Broken Hill: Dark Variations (3 photos)

For the longest time, I’ve been waiting for Torrey Pines State Preserve to be in dense fog. I have this image of the twisted Torrey Pines, eroded cliffs and coastal chaparral slopes cast in my mind, and with the way that fog has to obscure distant backgrounds, I imagine it must be insanely beautiful.

However, I live about 30 minutes away from the coast so it’s not exactly easy to catch the short periods during which dense coastal fog might occur and actually be there. When a friend gave me a personal “dense fog alert” :) I grabbed my stuff and went there.

By the time I arrived it was still foggy, but the fog wasn’t low enough to really shroud the Torrey Pines mesa. As it was still lingering out over the ocean I walked out to Broken Hill (which is probably one of the most scenic spots at Torrey Pines) and waited for a while, but the fog that was driven towards the coast by the wind wasn’t enough.

So I made some photos of Broken Hill*, because the fog out over the ocean obscured most of the water, which looked good. Now Broken Hill is a spot that you can only photograph in so many different ways, and a lot of the images one can find online look very similar – at least if we’re playing by the rules and don’t leave the official trails (and some photographers don’t seem to care about that too much, unfortunately).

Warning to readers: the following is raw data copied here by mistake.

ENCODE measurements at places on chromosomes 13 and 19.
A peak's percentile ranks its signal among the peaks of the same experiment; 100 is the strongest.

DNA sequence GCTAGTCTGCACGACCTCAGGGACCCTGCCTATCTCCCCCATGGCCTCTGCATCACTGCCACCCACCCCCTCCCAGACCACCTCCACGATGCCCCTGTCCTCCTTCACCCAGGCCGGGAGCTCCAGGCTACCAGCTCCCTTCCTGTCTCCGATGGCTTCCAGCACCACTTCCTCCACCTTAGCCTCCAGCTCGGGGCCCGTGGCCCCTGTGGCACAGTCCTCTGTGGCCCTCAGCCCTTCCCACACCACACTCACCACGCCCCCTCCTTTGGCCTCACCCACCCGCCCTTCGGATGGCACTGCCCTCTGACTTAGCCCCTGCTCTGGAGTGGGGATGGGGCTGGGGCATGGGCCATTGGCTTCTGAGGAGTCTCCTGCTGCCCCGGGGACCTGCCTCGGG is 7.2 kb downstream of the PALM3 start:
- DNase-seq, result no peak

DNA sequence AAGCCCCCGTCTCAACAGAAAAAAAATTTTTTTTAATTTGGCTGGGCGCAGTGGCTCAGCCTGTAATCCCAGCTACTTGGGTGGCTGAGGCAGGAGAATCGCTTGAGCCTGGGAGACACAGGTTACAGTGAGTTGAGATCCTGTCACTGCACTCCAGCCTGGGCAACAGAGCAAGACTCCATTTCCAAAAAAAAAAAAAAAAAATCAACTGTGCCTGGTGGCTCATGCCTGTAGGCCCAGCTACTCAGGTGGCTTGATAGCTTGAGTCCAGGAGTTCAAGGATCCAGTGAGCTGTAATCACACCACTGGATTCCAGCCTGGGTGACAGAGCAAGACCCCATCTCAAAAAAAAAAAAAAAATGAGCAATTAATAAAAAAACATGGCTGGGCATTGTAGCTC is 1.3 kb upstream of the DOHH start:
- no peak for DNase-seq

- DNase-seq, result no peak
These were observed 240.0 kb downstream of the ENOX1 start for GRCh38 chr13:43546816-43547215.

I wanted to try something different, went a couple of steps back, and tried to include some bushes and a big Prickly Pear cactus that grows near where the trail ends. With these weather conditions, I went for a quite dark and eerie black & white look. I hope you like the results!


*) I noticed that two of the smaller pines on Broken Hill appear to be dead – quite sad, and probably a result of California’s ongoing drought. I just learned from a video by the National Weather Service here in San Diego that over a 4-year period, locally we’re now missing 40% of the normal precipitation – which translates to a lack of 1.5 rainy seasons. We don’t get much rain, and two good storms can make a big  difference. In other regions, it’s even worse, they’re missing 2 or even 2.5 rainy season’s precipitation.

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